I spent three weeks driving the 444-mile Natchez Trace Parkway and captured more than a few photos.
March 28, 2019
Share on facebook
Share on twitter
Share on pinterest
Share on linkedin
The 444-mile Natchez Trace Parkway follows the route of an historic trail full of great stories, history, and culture. Beginning in Natchez, Mississippi and ending in Nashville, Tennessee, “The Trace” connects many cities and attractions across Mississippi, Alabama, and Tennessee.
I spent three week driving The Trace from Natchez to Nashville one spring. It was my first time driving the second longest parkway in the National Park Service. Here are some of my favorite photos I captured during my first adventure on The Trace.
The sharp slopes of the Emerald Mound is just one of many Native American burial grounds on the Natchez Trace Parkway.
The large inn at Mount Locust is open for self-guided tours.
I think this might have been a dinner bell? It still worked.
One of the most-photographed portions of the Natchez Trace Parkway is this stop called Sunken Trace.
Much of the Natchez Trace Parkway is surrounded by nature.
The Ross Barnett Reservoir just outside Jackson, Mississippi was huge! There are also lots of hidden spots along the Natchez Trace Parkway to enjoy the view.
River Bend Overlook was a nice stop on the Natchez Trace Parkway. I watched people boating on the Pearl River.
This long boardwalk crosses Cypress Swamp.
For a swamp it sure was kinda pretty.
This rocking chair at an old log home at French Camp was kinda inviting.
This log home at French Camp isn’t just for display; it’s a rental unit and you can spend the night here!
Big two-story dog trot house along the Natchez Trace Parkway.
The Natchez Trace Parkway was built alongside the Old Natchez Trace, a hiking path used by tradesmen.
Owl Creek Mounds is another of the burial grounds along the Natchez Trace Parkway.
I came across the Confederate Gravesite mostly by accident after getting back on the Natchez Trace Parkway in Tupelo, Mississippi.
Pharr Mounds were quite far from the Natchez Trace Parkway, but you could still see them.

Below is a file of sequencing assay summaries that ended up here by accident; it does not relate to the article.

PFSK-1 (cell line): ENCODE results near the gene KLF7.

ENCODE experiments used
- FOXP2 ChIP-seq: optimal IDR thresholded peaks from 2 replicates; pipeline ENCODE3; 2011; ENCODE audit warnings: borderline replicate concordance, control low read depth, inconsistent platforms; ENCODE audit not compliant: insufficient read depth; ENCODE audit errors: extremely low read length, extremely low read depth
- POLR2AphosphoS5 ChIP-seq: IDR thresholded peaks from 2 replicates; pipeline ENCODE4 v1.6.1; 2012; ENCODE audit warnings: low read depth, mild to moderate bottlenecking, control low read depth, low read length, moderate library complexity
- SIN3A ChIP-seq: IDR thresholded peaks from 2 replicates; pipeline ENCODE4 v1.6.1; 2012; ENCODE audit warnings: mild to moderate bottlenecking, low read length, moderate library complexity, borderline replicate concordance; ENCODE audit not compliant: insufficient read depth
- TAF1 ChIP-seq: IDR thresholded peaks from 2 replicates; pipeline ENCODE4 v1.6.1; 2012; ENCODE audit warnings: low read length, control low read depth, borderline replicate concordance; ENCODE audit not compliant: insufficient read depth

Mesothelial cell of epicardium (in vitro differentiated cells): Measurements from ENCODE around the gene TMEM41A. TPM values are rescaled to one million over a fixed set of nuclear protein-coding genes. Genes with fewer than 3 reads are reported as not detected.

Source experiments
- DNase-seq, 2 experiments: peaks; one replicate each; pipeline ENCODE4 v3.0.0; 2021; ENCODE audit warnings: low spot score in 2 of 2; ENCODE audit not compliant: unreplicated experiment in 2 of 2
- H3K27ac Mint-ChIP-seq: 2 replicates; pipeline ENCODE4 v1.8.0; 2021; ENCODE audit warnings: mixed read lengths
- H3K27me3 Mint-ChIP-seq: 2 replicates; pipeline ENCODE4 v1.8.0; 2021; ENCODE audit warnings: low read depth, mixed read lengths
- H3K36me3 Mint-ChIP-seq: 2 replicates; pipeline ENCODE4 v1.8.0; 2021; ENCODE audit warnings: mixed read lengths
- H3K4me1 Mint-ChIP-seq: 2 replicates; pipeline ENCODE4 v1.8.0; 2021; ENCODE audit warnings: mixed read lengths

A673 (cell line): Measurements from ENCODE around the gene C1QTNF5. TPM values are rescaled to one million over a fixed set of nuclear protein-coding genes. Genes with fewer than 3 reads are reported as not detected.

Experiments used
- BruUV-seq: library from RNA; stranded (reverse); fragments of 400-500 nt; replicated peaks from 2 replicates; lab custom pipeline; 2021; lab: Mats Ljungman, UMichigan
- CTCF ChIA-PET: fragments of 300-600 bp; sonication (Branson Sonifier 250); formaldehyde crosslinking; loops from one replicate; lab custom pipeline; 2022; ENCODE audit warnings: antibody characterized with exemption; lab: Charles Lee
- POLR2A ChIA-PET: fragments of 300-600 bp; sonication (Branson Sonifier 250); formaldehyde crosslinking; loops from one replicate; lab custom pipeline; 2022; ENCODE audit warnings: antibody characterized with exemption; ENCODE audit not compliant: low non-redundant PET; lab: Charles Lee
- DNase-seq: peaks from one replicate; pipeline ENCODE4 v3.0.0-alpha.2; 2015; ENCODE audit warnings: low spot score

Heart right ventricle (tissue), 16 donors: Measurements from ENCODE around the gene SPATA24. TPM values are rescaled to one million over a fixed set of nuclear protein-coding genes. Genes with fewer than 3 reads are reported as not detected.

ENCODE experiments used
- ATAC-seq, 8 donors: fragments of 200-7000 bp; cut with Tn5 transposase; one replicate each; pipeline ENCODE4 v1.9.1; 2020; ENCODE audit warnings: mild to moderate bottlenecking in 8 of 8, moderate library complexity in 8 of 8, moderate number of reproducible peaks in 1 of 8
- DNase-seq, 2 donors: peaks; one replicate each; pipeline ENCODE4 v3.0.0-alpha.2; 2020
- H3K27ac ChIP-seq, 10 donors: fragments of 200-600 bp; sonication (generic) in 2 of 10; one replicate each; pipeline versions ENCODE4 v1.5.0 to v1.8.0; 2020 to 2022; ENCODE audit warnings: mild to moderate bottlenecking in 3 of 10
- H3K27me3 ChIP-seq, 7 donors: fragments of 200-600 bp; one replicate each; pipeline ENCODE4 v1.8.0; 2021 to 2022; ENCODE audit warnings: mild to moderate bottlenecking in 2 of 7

This path passed through a collapse cave at Cave Spring.
Somebody decided to take a break from jet skiing along the Tennessee River at Colbert Ferry.
Tom’s Wall, as it is locally known, is an iconic stop along the Natchez Trace Parkway in Alabama.
Tom’s Wall consists of thousands of stones stacked in commemoration of a Native American woman who walked the Trail of Tears and then walked back.
Take a close look at the Meriwether Lewis Memorial. See the top? It’s not damaged. The top was purposely left unfinished to commemorate the fact Lewis’ life was cut short.
These stone steps led from the parking lot down to the river and a beautifully peaceful escape.
When I got to Metal Ford a father and son team were setting up their canoe for a day of fun on the river.
The Gordon House Historic Site is another icon of the Natchez Trace Parkway.
I enjoyed the view from the top of the Double Arch Bridge near the end of the Natchez Trace Parkway in Nashville, Tennessee.
My name is Jason Barnette. I write about road trips and the amazing destinations I discover along the way. But road trips are not just a passion or a career; they are a way of life for me. So grab yourself a coffee and let’s go for a drive. Learn more about me.
This website may contain affiliate links. When clicking an affiliate link I may get a small commission but this does not charge you any extra cost at all. I only use affiliate links for products and services I fully support.